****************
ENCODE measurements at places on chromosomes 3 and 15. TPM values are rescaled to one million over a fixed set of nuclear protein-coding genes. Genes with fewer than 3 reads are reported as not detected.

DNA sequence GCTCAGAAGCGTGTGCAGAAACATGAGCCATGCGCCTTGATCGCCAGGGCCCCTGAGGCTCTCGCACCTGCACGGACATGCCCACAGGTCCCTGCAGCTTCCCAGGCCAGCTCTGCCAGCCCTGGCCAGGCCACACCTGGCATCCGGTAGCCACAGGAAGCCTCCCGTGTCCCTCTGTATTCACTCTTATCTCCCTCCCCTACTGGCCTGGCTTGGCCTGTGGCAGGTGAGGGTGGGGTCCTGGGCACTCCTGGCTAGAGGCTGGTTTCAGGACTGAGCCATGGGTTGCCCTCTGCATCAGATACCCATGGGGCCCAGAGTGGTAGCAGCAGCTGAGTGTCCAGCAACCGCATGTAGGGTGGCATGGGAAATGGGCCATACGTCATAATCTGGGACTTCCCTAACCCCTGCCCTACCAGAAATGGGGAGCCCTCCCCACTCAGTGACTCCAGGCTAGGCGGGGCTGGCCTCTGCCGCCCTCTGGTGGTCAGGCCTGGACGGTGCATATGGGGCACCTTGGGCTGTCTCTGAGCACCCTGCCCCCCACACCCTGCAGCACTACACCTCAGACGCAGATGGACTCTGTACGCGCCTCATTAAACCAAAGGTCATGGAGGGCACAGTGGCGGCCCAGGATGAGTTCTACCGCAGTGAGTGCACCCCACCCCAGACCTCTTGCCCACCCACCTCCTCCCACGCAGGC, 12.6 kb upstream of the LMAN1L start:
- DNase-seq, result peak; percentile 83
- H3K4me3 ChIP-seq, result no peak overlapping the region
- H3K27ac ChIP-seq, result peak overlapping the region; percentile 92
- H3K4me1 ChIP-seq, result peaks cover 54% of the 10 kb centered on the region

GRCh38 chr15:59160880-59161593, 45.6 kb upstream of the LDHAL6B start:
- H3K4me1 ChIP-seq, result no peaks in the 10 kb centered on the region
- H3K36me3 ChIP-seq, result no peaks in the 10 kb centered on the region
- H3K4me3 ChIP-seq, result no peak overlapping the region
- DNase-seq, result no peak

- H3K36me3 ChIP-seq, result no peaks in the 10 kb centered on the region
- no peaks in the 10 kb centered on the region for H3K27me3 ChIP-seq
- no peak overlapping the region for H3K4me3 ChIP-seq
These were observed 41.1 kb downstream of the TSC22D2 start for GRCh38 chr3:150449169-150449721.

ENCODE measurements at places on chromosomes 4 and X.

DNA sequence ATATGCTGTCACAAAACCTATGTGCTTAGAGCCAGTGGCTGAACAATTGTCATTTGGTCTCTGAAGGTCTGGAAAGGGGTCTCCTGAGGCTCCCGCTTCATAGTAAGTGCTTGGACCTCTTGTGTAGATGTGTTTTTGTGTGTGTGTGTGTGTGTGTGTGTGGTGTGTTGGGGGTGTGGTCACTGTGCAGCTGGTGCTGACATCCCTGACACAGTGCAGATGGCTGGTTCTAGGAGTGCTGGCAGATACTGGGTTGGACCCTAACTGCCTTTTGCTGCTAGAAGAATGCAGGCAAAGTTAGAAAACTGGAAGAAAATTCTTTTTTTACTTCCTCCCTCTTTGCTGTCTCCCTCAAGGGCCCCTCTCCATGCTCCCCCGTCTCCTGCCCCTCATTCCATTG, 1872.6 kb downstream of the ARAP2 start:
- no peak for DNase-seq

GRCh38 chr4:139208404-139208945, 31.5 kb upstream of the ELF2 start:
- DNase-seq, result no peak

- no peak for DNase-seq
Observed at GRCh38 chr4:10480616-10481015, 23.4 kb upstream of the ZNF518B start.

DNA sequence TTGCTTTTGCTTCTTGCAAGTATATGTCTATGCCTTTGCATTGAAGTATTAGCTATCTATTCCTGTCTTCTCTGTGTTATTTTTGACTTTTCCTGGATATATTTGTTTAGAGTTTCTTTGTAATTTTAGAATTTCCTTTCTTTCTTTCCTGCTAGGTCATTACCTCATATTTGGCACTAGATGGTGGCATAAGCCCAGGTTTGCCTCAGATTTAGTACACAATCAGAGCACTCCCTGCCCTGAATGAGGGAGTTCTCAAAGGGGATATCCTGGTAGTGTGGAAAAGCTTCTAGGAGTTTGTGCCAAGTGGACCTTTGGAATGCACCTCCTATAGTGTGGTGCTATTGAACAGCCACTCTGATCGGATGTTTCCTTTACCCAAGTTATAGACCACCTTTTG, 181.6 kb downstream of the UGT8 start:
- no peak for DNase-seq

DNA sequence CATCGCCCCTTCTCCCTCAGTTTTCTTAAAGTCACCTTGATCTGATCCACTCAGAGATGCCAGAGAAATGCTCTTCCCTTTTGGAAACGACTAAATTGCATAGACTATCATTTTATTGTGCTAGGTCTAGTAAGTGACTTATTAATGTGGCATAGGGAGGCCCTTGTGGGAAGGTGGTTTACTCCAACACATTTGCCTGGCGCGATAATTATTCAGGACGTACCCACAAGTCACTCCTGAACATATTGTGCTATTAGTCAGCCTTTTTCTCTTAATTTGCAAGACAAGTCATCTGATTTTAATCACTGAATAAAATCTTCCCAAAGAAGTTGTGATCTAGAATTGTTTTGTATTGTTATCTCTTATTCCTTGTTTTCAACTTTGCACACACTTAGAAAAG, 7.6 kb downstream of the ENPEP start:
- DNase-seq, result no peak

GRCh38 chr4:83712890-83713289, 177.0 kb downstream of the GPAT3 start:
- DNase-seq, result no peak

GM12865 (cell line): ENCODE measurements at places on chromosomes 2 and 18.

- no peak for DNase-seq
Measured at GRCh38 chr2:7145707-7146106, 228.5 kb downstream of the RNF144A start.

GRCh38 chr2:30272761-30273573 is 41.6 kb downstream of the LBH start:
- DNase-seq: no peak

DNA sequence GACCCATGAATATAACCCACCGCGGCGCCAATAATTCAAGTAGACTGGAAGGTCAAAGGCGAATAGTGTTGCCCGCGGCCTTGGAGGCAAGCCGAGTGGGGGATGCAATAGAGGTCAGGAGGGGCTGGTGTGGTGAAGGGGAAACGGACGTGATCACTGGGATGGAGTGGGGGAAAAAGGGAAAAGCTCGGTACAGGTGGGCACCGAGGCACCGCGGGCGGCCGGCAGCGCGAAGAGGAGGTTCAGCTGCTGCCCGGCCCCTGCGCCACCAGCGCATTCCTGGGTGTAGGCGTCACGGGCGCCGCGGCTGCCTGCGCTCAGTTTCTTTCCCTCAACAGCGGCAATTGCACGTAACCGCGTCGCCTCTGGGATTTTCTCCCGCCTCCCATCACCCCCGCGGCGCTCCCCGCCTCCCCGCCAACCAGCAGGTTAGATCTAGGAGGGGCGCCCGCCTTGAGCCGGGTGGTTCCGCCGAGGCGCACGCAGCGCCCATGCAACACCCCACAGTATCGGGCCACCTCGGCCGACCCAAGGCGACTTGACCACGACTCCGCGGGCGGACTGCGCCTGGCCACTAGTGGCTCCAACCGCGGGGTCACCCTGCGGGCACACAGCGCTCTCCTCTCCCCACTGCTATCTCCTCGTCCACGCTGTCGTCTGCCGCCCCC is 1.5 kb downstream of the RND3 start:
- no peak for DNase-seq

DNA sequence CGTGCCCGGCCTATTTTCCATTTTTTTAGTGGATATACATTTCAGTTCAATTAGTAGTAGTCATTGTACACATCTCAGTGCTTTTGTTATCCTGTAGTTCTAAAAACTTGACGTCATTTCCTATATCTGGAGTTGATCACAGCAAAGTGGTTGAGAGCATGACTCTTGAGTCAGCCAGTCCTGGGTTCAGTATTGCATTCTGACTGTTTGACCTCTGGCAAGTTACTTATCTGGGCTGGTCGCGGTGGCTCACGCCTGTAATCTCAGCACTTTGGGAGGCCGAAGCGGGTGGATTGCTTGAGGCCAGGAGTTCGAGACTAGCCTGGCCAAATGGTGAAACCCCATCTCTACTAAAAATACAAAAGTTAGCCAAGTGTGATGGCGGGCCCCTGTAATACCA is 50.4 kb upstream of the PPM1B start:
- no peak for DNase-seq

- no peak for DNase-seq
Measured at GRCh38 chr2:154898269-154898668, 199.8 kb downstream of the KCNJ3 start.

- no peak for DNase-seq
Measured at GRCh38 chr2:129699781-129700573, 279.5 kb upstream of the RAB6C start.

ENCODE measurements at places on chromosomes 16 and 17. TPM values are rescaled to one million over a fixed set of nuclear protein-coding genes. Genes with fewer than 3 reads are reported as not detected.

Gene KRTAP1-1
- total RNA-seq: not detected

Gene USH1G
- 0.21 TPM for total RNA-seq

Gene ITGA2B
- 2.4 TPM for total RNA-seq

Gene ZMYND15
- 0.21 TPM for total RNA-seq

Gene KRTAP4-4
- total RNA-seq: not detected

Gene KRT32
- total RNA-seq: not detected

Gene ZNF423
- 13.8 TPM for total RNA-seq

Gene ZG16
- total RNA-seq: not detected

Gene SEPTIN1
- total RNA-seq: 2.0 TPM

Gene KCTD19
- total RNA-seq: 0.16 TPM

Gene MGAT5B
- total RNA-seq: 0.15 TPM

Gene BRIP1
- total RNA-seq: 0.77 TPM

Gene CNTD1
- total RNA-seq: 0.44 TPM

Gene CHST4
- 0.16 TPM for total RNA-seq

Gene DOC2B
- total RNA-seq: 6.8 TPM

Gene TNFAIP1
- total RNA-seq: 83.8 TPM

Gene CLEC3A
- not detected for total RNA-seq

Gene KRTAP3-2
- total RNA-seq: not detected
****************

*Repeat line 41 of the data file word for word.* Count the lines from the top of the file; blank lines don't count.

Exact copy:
Measured at GRCh38 chr2:129699781-129700573, 279.5 kb upstream of the RAB6C start.